Lee Fields began performing as teenager in 1969, earning himself the nickname ‘Little James Brown’. After reinventing himself throughout the 80s and 90s as the musical landscape shifted -- crossing over into disco and later electronic dance music -- the past decade has allowed Fields to forcefully reassert his original Southern R&B sound. But despite changes in popular taste, Fields maintains that his music has always came “from the heart and the spirit”.
And luckily for us he’s not slowing down in his fourth decade as an artist, vowing "if I can get another note out I will." Today, his most recent two albums, recorded with The Expressions on Truth & Soul records, are feted as contemporary classics of the Brooklyn-based, retro-soul revival.
The Huffington Post Canada caught up with legendary soul singer during a recent tour stop in Toronto. Sitting under the stage while The Expressions ran through soundcheck, Fields expounded on his philosophy of soul music and its revival.
How does it feel to have your music heard by a new generation of fans?
It's a great experience, no doubt about it, because the idea of the music being heard is what it's all about. That's what we record for, for people to hear what we do. Now we have another generation, which is a beautiful thing. It don't get no better.
And how is it to play with younger musicians?
Well, it's a great thing because I knew these guys ever since they was about, Leon [Michels] was about 16 when I met him. We started out as the Soul Providers -- which later became the Dap Kings, of course -- but now we're The Expressions. You know, all of the members are like one gigantic family.
Has your music making changed from 1969, when you recorded your first single?
Music never really changes, the process of making music, because it comes from the soul. I'm a soul signer, so I come from that region within, that's sort of synchronized with the spirit. My philosophy is every human being is like two entities, the physical human and the spiritual human. It seems like a lot of people nowadays think we're just flesh, and that's all there is. But there's two portions of us, the spiritual person as well as the flesh. All religions teach that. But a lot of people have forgotten about that, they're so tied up with this mundane world that they've forgot they have a spirit. So when I sing I sing from the spirit, and that makes me a soul singer.
The soul gets the body moving.
That's what animates the body. When a person dies the soul leaves, so the body has no more animation. I mean, the physical portion of ourselves is going to remain here forever; the molecular structure of the human substance, the water, the zinc, the copper, whatever the body is comprised of is going back to what it was. But the spirit goes somewhere else. So what I do when I sing is try to focus on the spiritual aspect of things. The spirit tells me how to move because it's the principal animative force. So I just move with the spirit. I don't know what I'm going to do onstage, but I just move with the spirit. So I have a good time.
Are you growing into your music as you get older?
Well, what's happening is the people who pay close attention to what I'm doing are becoming more and more interested in the music. It's a beautiful thing because it's all about love. We've got enough chaos on this planet, enough people trying to stir trouble up. So what we try to do on stage is spread love. I like to see the audience happy regardless of the energy I have to sacrifice for each show. I don't care if I'm so tired that I can barely lift the mic -- if I can get another note out, I will. It's all about the people, spreading happiness, joy, having a good time.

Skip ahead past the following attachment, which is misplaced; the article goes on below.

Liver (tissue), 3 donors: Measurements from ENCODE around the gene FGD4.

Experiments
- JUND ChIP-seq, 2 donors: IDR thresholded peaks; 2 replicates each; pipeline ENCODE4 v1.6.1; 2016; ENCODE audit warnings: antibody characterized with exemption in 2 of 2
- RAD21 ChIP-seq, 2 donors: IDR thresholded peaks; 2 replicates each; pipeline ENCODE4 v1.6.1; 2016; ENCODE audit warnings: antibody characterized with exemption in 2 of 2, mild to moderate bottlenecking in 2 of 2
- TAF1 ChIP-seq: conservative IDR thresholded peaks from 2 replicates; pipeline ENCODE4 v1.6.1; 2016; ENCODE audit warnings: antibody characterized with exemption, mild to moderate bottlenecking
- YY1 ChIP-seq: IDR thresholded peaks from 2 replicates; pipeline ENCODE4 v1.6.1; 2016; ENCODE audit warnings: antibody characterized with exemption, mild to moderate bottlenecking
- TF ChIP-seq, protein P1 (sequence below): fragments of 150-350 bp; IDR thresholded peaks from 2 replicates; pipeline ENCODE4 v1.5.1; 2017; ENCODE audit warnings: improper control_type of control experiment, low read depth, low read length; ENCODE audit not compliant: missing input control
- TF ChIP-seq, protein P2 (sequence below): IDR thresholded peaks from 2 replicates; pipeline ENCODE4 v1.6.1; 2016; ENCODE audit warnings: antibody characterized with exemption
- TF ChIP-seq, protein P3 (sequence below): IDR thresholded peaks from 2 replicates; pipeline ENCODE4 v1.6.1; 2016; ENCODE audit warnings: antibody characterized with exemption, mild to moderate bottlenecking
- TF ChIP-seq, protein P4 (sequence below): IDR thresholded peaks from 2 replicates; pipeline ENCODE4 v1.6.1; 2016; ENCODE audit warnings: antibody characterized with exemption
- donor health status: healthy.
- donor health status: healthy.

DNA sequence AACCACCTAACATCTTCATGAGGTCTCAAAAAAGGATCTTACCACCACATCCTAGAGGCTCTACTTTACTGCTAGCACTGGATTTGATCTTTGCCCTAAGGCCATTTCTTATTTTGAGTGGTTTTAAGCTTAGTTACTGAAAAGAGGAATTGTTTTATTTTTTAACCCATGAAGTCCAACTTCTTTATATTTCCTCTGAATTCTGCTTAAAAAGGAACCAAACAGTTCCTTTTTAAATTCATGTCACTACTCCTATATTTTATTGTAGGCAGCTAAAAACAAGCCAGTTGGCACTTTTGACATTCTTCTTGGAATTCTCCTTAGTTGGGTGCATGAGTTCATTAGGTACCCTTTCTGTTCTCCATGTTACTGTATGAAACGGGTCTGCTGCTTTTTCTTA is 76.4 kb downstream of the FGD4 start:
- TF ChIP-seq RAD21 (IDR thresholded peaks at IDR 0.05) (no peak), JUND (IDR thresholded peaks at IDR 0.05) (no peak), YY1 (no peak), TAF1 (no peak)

But a lot of soul music comes from a sad place and painful experiences.
I'll tell you something, a lot of singers sell that sad stuff, and I'm not doubting that it comes from a sad place in their lives. But I look at life as a vacation from somewhere, a spiritual place, and we're in this beautiful Garden of Eden to have a vacation. So I get my energy from a happy place. I mean, I sing a sad song called "I Wish You Were Here" and I go to a sad place in that song. I don't try to go there, but my father passed away around the time that song was being recorded, so when I sing that song I think about him, but it's not a sad place because I think about him in a good way. It was the most wonderful time in my life when I had him. But I feel a little melancholy when I go there just because he's no longer here. But when I think of my father it brings me joy. It's about joy, about happiness; that's what we do, we're in the happiness business. We're in the happy soul business, not the sad soul business.
What is soul music?
Soul music is of the spirit man, is of God, because the spirit came from God. Soul music pleases the spirit. Soul and gospel are very close, except in gospel you're tellin' the story, the good news. Soul music comes from the same place, but we're telling the news of what happens here on earth, here and now, secular things, things that happen in our lives. But not forgetting the spirit. But I'm not in the preaching business. We've got enough people in that business. I just tell people, since we're here, let's be happy while we're here. Doesn't matter why we're here, we just want to have a good time, right?
What's the future of soul music?
I'm still singing the same way. I'm still going from the heart and the spirit. Even if I sing a dance song with Martin Solveig, it's coming from the same place. If I do it with The Expressions, it's coming from the same place. It's really the producer and where he wants to take the song. But it hasn't changed. It changes, but it doesn't change. You know, it's just like water.